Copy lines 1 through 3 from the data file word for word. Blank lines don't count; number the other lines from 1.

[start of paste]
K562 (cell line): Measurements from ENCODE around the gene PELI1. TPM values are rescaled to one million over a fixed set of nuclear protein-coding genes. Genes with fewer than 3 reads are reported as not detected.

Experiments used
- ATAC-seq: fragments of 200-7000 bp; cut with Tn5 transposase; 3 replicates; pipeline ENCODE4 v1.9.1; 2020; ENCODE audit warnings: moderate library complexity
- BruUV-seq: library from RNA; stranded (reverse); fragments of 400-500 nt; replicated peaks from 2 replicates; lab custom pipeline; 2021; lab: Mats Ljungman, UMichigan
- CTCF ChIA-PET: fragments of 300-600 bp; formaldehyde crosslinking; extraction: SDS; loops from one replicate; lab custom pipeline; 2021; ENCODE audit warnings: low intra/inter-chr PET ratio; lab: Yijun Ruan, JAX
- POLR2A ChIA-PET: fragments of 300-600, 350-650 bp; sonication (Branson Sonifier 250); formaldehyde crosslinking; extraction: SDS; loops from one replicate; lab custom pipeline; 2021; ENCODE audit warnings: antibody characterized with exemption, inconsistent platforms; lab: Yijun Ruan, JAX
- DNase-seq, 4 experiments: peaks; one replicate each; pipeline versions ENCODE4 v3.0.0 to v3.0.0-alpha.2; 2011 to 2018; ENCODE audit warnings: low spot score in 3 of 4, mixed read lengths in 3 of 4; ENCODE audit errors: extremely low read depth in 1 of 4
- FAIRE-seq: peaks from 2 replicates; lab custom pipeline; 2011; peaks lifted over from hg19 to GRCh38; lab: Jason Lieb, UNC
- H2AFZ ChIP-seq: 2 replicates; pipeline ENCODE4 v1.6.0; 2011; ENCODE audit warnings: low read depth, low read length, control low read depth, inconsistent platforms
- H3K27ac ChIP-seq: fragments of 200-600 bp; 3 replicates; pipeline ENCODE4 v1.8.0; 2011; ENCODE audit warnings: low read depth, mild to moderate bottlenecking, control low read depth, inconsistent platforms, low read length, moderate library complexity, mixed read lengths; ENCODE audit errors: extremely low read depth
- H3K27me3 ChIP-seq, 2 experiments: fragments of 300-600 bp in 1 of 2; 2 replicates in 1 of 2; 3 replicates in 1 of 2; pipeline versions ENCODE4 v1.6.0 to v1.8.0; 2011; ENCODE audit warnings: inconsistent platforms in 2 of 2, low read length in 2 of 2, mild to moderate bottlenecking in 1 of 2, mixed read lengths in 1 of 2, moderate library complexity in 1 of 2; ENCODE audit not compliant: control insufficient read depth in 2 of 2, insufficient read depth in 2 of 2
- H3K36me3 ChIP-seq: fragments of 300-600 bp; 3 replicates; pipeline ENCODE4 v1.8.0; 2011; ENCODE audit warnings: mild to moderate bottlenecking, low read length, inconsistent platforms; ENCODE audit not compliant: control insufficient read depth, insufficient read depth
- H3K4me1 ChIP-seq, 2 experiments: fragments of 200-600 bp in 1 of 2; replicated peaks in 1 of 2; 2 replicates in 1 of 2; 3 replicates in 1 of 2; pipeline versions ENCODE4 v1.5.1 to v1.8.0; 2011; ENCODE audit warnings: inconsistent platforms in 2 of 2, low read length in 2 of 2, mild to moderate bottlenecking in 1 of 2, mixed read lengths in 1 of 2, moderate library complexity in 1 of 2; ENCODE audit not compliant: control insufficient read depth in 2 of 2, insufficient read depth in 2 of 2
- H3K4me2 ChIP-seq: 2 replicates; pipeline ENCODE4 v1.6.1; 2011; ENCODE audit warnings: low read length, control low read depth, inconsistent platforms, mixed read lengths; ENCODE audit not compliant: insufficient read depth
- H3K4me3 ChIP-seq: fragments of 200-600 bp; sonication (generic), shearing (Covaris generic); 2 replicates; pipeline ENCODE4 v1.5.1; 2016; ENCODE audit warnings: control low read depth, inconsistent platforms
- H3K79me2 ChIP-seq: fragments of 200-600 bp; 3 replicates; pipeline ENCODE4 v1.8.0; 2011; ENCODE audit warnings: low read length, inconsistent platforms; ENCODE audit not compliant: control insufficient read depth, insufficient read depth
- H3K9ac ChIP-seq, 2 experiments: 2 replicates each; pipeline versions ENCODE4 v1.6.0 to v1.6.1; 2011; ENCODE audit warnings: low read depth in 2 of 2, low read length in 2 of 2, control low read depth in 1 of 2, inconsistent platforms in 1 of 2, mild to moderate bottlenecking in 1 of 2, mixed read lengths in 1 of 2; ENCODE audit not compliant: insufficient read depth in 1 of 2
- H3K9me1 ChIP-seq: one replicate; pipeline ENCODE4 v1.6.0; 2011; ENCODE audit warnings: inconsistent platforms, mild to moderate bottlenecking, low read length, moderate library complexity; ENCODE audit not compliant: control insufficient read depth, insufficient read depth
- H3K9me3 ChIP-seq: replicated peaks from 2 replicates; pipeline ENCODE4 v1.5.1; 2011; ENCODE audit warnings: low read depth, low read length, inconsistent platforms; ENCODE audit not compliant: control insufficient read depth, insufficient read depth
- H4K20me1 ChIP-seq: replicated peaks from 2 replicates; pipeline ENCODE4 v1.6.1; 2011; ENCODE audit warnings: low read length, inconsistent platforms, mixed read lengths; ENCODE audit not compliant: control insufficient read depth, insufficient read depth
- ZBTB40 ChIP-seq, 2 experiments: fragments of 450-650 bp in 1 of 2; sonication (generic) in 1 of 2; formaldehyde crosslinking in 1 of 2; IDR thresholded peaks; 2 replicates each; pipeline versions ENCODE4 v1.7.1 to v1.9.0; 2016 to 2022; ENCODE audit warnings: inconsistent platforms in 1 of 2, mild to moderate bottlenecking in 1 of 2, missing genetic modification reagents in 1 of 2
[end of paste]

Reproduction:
K562 (cell line): Measurements from ENCODE around the gene PELI1. TPM values are rescaled to one million over a fixed set of nuclear protein-coding genes. Genes with fewer than 3 reads are reported as not detected.

Experiments used
- ATAC-seq: fragments of 200-7000 bp; cut with Tn5 transposase; 3 replicates; pipeline ENCODE4 v1.9.1; 2020; ENCODE audit warnings: moderate library complexity